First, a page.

“I think it’s just a slight confidence issue from the World Cup that he’s brought back with him,” Gibson observed of Rooney. “Although he’s been around a long time he’s still a young player and I think with young players form comes and goes. He’s just having a bad patch with his form. I’m sure it will come back.

“The recent scandal in the papers didn’t do him any favours. It probably did put a lot of stress on him. I don’t want to talk about it but that could be part of the reason why he’s not playing well. But he’s the same person he was around the training ground. He’s training well and it’s just a matter of time before he’s scoring goals again.”

Gibson admits that the celebrity aspect of a Premiership footballer’s life is not something with which he himself is comfortable.

“I do try to minimise it. I wouldn’t say I’m naturally shy, but I think I’d rather not be in the spotlight all the time. I’d rather just play my football and get on with it.

Almost an impossible task when you make your living in the Theatre of Dreams? “It is a bit but Scholesy and Giggsy have managed to do it. They’re great professionals, Giggsy, Scholesy, Gary Neville, even Nicky Butt and Roy Keane. They all managed to do it. I think it’s just the way they came through, the group of them stuck together and didn’t really party, they stayed out of the headlines and that’s what I would like to do as well.”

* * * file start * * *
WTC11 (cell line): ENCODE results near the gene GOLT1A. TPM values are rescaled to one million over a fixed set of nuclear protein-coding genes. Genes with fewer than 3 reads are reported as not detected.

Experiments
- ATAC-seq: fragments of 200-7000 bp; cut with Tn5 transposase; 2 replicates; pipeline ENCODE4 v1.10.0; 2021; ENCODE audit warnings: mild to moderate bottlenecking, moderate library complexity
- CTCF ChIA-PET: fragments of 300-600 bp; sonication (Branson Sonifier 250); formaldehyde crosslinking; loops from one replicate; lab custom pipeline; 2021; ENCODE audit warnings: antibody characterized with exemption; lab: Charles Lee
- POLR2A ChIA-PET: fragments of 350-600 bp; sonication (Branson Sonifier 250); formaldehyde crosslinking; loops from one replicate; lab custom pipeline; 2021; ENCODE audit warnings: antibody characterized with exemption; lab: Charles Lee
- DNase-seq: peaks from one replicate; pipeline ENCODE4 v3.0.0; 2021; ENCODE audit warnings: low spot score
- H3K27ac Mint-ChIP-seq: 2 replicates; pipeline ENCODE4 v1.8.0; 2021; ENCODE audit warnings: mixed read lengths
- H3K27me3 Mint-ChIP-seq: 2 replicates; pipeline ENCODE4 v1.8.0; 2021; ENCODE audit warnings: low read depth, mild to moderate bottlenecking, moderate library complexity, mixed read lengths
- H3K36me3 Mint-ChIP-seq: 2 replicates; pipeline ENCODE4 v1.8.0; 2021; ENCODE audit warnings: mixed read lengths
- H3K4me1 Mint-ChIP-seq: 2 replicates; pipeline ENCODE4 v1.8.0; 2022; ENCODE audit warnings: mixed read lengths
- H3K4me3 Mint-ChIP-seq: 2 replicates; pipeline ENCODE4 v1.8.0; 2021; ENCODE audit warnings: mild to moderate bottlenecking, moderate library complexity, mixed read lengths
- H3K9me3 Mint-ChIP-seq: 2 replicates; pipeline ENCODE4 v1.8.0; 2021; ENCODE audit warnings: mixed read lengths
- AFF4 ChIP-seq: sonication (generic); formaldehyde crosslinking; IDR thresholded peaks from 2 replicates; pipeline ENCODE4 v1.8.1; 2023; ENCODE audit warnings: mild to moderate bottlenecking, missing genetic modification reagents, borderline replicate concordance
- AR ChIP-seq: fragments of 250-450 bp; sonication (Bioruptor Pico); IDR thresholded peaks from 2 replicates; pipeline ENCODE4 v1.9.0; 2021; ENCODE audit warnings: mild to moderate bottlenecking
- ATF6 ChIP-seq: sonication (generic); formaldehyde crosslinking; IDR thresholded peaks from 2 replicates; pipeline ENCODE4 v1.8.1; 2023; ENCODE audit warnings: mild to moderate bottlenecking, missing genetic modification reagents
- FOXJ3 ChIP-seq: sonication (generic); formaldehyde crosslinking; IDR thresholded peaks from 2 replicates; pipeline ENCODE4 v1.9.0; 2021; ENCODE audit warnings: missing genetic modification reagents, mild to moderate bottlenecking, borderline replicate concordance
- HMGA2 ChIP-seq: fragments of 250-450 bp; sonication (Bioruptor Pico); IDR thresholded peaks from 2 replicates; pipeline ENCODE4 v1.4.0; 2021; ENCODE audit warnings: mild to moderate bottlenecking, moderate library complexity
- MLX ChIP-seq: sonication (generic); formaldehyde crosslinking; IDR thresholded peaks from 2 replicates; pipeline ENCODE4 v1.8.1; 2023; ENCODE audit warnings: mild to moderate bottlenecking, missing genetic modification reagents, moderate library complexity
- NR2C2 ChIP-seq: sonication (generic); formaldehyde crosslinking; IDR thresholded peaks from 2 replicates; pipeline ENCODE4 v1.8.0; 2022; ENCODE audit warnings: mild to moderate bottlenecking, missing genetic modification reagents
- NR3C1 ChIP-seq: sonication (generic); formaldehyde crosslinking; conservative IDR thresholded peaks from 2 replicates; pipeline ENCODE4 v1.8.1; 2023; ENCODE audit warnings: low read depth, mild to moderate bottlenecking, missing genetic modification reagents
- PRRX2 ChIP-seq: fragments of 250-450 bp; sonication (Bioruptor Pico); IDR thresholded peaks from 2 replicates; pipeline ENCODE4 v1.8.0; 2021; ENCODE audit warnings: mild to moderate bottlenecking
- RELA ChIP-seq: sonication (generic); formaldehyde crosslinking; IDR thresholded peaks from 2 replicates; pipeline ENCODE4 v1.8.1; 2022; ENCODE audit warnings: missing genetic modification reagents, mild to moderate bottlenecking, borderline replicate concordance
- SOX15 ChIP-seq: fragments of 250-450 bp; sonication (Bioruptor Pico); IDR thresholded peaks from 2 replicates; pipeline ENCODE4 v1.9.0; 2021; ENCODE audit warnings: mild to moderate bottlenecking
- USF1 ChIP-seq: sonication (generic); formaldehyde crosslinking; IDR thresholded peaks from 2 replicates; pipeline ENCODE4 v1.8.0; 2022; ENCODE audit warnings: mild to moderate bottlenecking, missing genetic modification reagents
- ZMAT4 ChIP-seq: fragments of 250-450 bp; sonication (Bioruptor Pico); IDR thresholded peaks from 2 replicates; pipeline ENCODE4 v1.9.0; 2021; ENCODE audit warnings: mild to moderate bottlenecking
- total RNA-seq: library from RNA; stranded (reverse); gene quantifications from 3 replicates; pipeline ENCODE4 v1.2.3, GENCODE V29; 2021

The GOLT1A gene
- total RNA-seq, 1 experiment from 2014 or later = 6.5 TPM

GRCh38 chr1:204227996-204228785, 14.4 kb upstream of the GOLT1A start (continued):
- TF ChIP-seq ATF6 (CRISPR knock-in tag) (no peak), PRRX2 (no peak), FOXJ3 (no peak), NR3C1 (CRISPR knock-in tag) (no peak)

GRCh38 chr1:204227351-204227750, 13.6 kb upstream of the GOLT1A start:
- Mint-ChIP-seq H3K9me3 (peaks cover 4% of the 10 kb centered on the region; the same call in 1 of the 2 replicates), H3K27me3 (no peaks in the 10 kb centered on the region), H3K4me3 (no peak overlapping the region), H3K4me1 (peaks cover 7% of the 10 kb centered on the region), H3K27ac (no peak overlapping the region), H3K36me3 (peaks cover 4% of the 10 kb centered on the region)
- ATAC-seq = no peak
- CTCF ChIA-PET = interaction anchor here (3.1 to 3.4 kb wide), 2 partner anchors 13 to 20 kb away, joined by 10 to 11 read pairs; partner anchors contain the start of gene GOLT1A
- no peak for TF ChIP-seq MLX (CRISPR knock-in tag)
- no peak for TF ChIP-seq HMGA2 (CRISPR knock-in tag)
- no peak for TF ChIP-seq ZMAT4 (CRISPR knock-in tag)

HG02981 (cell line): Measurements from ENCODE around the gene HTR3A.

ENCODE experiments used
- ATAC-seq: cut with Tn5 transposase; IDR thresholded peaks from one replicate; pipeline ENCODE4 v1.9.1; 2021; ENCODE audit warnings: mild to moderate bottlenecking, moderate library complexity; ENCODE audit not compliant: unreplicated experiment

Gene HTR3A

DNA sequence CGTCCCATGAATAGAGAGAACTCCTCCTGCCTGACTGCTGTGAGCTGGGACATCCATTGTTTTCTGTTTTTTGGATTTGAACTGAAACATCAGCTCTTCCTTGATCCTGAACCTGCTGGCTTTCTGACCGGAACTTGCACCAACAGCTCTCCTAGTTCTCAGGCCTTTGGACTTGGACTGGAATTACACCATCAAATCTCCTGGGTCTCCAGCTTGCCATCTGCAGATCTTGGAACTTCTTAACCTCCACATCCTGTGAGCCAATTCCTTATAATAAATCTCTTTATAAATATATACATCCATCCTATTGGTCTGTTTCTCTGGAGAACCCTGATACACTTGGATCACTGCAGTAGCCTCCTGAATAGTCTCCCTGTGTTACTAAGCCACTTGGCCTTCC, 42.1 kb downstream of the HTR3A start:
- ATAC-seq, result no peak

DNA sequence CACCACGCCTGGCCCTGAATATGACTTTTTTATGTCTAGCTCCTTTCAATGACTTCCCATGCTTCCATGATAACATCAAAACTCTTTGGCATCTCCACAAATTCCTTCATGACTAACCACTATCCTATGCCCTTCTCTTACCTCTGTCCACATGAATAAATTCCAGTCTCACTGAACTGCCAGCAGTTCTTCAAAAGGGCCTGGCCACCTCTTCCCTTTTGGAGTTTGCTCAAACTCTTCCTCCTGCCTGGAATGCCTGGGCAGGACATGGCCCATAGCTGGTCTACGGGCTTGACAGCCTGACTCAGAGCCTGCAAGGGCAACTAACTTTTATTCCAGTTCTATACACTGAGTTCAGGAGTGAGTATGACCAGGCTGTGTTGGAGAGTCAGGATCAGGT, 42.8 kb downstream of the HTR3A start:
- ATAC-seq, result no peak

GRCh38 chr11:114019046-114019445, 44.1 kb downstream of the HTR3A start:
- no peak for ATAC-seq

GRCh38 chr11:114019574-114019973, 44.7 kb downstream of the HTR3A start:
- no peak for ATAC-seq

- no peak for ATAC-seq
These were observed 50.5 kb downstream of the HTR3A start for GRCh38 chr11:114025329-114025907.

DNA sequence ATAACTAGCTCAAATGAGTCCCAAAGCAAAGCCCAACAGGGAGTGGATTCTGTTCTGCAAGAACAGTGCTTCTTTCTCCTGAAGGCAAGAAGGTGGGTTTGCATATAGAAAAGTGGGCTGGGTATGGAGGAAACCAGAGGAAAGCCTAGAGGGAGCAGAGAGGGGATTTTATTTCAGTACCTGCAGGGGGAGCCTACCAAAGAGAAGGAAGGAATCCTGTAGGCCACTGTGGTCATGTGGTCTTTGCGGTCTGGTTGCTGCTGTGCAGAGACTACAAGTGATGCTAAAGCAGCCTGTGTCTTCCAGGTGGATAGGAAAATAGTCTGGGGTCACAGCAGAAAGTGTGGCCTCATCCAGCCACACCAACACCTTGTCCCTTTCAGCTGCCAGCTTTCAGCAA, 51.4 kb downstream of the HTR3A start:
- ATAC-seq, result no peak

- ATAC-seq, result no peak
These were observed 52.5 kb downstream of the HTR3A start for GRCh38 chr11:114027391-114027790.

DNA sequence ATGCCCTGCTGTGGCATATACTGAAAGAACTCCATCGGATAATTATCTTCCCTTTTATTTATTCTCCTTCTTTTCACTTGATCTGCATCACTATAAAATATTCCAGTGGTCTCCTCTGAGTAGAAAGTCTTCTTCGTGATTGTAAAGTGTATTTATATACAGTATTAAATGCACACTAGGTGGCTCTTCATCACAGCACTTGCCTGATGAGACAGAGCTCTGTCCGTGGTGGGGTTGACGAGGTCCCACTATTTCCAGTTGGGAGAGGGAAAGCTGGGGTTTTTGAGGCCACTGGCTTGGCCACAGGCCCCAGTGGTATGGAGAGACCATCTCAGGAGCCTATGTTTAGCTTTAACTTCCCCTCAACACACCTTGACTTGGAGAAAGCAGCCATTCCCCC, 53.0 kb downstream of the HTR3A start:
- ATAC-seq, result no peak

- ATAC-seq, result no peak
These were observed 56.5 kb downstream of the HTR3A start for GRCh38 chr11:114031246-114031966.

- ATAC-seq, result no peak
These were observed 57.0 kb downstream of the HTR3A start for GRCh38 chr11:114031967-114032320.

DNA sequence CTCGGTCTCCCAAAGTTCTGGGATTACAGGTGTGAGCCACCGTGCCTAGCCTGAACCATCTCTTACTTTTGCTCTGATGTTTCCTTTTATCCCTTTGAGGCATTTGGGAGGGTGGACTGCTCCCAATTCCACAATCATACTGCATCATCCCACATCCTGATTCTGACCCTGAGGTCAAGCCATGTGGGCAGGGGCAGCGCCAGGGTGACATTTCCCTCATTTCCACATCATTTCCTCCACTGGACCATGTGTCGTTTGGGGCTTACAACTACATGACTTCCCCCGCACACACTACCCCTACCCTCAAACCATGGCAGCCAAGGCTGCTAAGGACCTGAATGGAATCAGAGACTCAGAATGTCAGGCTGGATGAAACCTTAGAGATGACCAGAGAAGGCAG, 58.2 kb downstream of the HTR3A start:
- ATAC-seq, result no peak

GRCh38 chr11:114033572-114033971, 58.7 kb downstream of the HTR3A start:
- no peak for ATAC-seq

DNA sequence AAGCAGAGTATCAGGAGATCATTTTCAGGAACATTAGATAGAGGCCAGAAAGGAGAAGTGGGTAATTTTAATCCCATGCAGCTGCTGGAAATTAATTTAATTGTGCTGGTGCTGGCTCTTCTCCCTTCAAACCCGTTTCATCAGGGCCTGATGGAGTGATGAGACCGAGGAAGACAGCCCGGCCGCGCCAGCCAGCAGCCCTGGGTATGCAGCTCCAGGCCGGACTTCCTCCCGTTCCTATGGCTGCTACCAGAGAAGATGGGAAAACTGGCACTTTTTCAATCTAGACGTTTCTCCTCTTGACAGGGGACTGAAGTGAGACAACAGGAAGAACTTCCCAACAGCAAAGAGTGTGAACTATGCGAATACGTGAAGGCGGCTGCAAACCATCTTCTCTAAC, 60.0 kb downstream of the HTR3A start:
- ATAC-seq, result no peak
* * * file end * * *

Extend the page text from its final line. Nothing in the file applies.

And it turns out that the bright lights of Manchester are even less tempting for Darron Gibson these days – and for a very persuasive reason.

“I’ve got no choice now, because I’ve got a little girl (15-month-old Evie), I don’t really have any time to go out,” he smiled. “It’s changed things massively. I don’t do much – my girlfriend (Danielle) does most of it – but it’s still hard for me. It has calmed me down and helped me concentrate more on my football because I’ve got something to look after.”

And when he looks ahead 10 years where would Darron Gibson, the footballer, like to be? “With a good career at Manchester United and hopefully, more than 50 caps for Ireland. Obviously, I’d love to play in a World Cup, and maybe even the European Championship and hopefully win as many medals as possible.”

* Darron Gibson is an ambassador for EA SPORTS FIFA 11 which is out in stores on Oct 1